Bayern Munich exorcised the demons of cup final failures with a last-gasp win in the Champions League final.
Finals have a tendency to be anticlimaxes, but when the final whistle blew on Saturday’s Champions League final no such complaints could be made as soccer fans across the globe had just witnessed one of the most pulsating European Cup finals in recent memory.
In a high octane game filled with skill, passion and drama, it was only fitting that last year’s ‘villian’ Arjen Robben should play the part of ‘hero’ this time round with a 89th minute goal to help Bayern secure their fifth European Cup.
Bayern’s record in European finals did not bode well for them—the German champions had lost five of their last six European Cup finals, including two finals in the last three years. Nevertheless, they entered the final confident and determined to cast aside their tag as chokers.
The German Champions started Saturday’s final as overwhelming favorites after destroying Barcelona 7-0 on aggregate in the semi-finals, but knew better than to underestimate their opponents Borussia Dortmund.
In fact, Jurgen Klopp’s side will no doubt feel they missed a fantastic opportunity as they failed to capitalize on a first half hour of superiority over Bayern, with German goalkeeper Manuel Neuer coming to their rescue on several occasions.
Bayern’s record in recent finals had seen them earn the tag of ‘chokers’ and the occasion seemed to get to them again as they made a lackluster start to the game.
The Bavaraians looked clearly rattled in the early stages, as Dortmund deployed their high-tempo pressing style to good effect, smothering and forcing Bayern to play long balls in the early stages.
Bayern keeper Neuer made a series of top class saves in the first 35 minutes, thwarting Robert Lewandowski twice and saving superbly at his near post from Reus. Reus then had another attempt with Neuer once again up to the task.
Dortmund coach Klopp was at his animated best encouraging his side forward from the touchline in the hope that they might make their superiority count.
But Bayern survived the storm, gradually asserted their control over the game and could have actually gone in at the half a goal up with Robben wasting a glorious one-on-one opportunity.
In fact, Bayern and Robben might have been thinking it was going to be one of those nights again when Weidenfeller tipped Mandzukic’s header on to the bar and once again denied the Dutchman from a one-on-one situation.
Robben has not excelled in finals in the past—at the 2010 World Cup he missed a glorious one-on-one for Holland as they finished runners-up to Spain after a 1-0 defeat in extra-time, and in last year’s Champions League final he missed a penalty in extra-time that would have earned Bayern victory—but the Dutch winger ended his cup final jinx by creating the game’s opening goal on the hour mark.
Ribery slid a ball through the left side of the box for Robben, who took a touch and then crossed past the onrushing Weidenfeller for Mandzukic to tap into an empty net from six-yards out.
Dortmund responded and were rewarded for their endeavor seven minutes later thanks to some reckless defending from Dante.
The Brazilain defender, who was already booked, raised his foot and landed his studs into Reus’s stomach. The foul should have been a mandatory second yellow card, but Italian referee, Nicola Rizzoli, perhaps not wishing to spoil the occasion awarded just a penalty—a decision that no doubt would have swung the game in Dortmund’s favor, who would have played the remainder of the game against 10 men. As it was, Gundogan dispatched his penalty coolly from the penalty spot to set up a blockbuster end to the final.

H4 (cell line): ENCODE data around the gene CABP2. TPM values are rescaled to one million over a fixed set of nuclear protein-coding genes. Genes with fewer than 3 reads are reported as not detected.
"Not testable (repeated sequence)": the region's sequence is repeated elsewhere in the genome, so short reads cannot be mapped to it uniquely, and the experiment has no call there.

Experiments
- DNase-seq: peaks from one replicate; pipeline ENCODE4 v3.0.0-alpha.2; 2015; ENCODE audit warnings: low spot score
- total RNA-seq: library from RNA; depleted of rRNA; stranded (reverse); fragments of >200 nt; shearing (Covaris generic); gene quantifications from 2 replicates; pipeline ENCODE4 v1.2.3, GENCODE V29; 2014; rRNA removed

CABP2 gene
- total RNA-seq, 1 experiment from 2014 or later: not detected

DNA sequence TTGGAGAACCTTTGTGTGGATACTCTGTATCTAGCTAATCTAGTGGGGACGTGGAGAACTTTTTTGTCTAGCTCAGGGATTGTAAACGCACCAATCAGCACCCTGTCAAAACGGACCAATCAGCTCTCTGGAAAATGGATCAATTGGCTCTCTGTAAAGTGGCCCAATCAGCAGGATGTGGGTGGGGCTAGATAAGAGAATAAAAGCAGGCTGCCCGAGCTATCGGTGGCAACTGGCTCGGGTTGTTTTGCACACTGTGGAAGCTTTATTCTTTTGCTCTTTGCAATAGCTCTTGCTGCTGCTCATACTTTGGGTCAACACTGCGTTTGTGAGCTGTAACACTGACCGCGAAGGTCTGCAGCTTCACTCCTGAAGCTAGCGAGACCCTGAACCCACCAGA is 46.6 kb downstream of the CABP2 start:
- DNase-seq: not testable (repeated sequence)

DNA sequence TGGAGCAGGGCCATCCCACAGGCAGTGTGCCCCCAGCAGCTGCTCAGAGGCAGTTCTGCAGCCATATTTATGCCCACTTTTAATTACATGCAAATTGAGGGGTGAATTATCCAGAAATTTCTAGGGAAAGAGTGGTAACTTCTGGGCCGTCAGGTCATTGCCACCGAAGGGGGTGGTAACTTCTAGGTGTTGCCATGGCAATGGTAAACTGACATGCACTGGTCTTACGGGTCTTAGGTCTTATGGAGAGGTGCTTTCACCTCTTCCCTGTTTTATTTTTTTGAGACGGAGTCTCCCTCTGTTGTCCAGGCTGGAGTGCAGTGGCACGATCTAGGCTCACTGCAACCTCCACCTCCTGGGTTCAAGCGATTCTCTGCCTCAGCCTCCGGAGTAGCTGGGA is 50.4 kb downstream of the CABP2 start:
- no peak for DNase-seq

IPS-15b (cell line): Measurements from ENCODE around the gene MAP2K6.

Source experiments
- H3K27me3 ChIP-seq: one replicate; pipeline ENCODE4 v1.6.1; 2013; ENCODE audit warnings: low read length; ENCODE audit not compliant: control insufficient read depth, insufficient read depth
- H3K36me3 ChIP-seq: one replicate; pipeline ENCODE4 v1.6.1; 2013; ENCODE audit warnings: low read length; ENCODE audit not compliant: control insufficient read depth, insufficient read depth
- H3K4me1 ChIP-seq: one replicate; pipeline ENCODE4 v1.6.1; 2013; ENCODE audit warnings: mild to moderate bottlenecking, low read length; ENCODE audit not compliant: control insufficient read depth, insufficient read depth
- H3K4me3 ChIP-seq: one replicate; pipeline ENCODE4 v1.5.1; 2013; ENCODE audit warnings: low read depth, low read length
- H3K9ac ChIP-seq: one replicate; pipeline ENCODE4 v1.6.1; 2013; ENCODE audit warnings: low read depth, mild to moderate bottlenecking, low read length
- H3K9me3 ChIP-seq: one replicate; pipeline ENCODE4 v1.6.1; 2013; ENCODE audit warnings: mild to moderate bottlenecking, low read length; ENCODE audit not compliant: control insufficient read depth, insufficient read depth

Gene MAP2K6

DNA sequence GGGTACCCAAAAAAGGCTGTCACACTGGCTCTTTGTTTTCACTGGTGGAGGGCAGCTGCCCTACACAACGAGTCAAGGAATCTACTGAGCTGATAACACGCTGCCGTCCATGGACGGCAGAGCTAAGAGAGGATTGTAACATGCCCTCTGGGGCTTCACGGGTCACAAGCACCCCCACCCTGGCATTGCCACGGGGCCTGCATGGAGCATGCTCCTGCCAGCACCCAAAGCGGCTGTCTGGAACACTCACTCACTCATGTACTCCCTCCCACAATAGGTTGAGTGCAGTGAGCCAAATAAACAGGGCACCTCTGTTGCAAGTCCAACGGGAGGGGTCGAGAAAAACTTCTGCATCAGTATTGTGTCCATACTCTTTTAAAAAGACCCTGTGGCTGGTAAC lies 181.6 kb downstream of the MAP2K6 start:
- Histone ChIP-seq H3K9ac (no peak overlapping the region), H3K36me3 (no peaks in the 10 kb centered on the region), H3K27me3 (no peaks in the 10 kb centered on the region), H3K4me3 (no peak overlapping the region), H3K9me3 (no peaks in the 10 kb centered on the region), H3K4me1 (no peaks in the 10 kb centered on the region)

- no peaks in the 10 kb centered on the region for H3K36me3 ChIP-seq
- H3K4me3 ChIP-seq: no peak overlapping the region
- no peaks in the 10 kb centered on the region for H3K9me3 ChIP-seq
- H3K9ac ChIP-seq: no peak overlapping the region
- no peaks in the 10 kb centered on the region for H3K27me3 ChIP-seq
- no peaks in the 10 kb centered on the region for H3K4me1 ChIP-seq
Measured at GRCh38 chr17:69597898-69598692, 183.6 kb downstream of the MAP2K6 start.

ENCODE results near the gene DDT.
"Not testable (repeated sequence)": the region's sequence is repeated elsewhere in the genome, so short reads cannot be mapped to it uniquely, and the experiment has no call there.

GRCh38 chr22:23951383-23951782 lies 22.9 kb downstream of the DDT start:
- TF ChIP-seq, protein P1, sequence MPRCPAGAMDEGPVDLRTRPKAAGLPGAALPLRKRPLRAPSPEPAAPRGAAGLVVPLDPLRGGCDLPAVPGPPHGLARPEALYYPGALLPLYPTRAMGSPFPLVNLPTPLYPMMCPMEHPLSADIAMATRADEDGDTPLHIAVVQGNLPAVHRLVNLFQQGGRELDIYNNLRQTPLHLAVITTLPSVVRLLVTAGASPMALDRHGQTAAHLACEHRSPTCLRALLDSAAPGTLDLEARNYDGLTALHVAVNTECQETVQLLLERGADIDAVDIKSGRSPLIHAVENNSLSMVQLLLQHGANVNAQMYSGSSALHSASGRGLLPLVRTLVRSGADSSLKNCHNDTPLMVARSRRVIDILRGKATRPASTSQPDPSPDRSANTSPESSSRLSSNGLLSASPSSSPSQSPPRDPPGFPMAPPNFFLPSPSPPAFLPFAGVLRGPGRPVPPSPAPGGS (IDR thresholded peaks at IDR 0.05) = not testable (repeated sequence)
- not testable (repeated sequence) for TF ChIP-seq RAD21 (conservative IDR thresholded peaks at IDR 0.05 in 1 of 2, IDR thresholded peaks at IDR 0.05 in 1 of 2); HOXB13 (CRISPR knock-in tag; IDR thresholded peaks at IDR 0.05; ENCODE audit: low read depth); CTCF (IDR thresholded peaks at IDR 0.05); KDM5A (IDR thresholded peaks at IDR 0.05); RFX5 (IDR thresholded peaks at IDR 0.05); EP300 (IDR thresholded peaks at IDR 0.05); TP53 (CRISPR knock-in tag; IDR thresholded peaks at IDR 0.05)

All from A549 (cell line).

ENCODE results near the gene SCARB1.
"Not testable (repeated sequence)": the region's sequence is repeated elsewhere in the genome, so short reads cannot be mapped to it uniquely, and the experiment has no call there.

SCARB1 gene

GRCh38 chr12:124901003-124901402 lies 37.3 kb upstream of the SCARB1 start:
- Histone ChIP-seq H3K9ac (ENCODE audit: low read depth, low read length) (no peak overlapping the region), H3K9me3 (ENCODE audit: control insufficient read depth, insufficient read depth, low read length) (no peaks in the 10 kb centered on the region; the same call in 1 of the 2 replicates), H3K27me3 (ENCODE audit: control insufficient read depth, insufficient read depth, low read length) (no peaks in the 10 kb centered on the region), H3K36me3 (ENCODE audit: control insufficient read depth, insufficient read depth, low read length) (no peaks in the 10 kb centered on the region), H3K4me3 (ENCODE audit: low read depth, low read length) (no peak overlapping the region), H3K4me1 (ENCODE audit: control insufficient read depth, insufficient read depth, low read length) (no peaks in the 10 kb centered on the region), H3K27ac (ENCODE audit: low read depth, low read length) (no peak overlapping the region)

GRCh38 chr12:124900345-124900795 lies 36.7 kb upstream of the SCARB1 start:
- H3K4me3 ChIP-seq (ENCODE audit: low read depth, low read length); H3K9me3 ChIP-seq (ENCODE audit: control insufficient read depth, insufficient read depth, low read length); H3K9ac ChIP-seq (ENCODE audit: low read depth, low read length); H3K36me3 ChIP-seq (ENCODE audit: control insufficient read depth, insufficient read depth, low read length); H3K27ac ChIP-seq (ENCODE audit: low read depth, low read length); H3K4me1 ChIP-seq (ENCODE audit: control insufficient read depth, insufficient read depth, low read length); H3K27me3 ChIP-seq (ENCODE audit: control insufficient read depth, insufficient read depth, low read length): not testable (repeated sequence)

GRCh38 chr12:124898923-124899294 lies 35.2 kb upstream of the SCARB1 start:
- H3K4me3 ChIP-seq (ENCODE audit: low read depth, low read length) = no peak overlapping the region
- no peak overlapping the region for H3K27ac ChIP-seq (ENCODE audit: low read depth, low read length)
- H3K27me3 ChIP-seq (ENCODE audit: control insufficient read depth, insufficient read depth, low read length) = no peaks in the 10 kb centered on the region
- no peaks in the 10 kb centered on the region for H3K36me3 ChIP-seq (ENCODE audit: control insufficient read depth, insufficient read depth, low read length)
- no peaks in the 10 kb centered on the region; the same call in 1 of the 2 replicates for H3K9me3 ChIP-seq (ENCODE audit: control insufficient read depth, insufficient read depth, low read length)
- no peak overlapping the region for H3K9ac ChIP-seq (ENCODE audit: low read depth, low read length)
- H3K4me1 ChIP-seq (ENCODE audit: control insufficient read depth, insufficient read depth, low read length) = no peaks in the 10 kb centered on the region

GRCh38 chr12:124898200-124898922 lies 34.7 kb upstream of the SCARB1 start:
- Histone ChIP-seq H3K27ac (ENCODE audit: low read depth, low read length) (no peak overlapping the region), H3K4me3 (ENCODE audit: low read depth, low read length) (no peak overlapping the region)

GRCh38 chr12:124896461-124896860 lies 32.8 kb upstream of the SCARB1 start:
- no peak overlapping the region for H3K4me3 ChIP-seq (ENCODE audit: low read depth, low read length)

The final ten minutes were crammed full of action, tension and drama, all of which were captured during the moment Subotic threw himself and extended his body at full length to hook Thomas Müller’s effort off the line— resulting in adrenaline packed fist-pumping from Dortmund’s coach Klopp.
But Bayern were not to be denied, and when Robben found himself in his third one-on-one in the final minute, after a hopeful back-heel from Ribery, he made it third time lucky for both himself and Bayern.
Match winner and man of the match Arjen Robben
“You don’t want the stamp of a loser.”
“There was all the disappointment of last year but I personally also had the World Cup. That was three finals.“
“It wasn’t so much pressure. I tried to make it into positive energy. I couldn’t start thinking negatively, otherwise it would be too difficult. Tonight I scored the goal. We did it and we can forget about the other things.”
Bayern Coach Jupp Heynckes
“In the beginning we didn’t quite find our feet and compliments to Dortmund – they pressed forward and we didn’t find our rhythm. It was a difficult match for us, but we had a couple of chances before half-time and after it we took command. We were more advanced and created more opportunities – and it’s because of that second half that we earned the win.”
Dortmund Coach Jurgen Klopp
“I have to say congratulations to Bayern, of course – congratulations to Jupp Heynckes, I really think he deserves this trophy.”
“I saw it in the game and I was sure you can give a second yellow card and when I saw it on television I thought you had to give it. But in the history of football there were refereeing decisions worse than this. 11 against 10 after that we are the winner? I don’t know.”
“The only thing I can say, it was great. We really deserved to be in the final and we showed this tonight. It’s important for us. Our fans, it was brilliant what they did, the whole atmosphere in the stadium was brilliant. London’s the town of Olympic Games, it’s a sports town. We enjoyed all the Olympic Games, now this big event. It was great, the weather was good, everything is okay, only the result is so s**t that I cannot…. All the other things were great.”